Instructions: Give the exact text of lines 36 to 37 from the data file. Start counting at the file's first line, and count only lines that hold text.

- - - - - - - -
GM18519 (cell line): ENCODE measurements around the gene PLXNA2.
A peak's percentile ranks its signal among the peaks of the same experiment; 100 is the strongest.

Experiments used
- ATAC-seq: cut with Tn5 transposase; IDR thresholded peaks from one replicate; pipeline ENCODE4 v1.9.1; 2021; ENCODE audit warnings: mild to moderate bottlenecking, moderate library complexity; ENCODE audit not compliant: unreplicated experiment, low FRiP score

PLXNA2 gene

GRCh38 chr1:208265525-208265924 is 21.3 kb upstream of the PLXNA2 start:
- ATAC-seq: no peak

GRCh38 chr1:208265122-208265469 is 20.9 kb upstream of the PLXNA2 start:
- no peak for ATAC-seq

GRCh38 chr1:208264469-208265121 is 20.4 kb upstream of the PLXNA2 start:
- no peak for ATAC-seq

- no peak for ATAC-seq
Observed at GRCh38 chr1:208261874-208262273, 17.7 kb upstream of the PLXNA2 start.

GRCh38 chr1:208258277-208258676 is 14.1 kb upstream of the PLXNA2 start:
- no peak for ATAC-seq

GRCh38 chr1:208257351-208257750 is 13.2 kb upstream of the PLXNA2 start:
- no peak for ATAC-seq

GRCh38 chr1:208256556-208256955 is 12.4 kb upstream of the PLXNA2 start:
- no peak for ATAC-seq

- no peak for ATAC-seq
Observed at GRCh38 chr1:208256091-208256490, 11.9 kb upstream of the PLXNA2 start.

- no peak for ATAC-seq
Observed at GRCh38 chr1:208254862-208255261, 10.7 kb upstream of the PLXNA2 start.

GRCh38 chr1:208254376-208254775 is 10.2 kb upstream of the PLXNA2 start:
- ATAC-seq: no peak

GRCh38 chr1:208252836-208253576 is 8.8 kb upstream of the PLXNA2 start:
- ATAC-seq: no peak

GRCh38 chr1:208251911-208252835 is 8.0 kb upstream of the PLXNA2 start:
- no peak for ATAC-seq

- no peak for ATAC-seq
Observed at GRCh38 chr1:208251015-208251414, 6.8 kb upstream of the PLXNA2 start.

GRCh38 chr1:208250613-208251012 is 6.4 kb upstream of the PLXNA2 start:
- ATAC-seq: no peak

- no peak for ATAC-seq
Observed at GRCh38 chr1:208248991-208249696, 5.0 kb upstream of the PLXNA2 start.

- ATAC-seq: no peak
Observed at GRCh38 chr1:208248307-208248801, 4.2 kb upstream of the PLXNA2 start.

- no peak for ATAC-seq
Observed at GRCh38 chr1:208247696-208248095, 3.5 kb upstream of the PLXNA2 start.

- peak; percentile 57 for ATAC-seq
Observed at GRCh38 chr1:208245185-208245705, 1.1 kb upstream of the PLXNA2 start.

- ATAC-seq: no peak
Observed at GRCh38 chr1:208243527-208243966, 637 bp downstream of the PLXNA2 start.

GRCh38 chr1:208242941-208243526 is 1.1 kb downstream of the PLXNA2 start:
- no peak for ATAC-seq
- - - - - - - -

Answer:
- ATAC-seq: no peak
Observed at GRCh38 chr1:208248307-208248801, 4.2 kb upstream of the PLXNA2 start.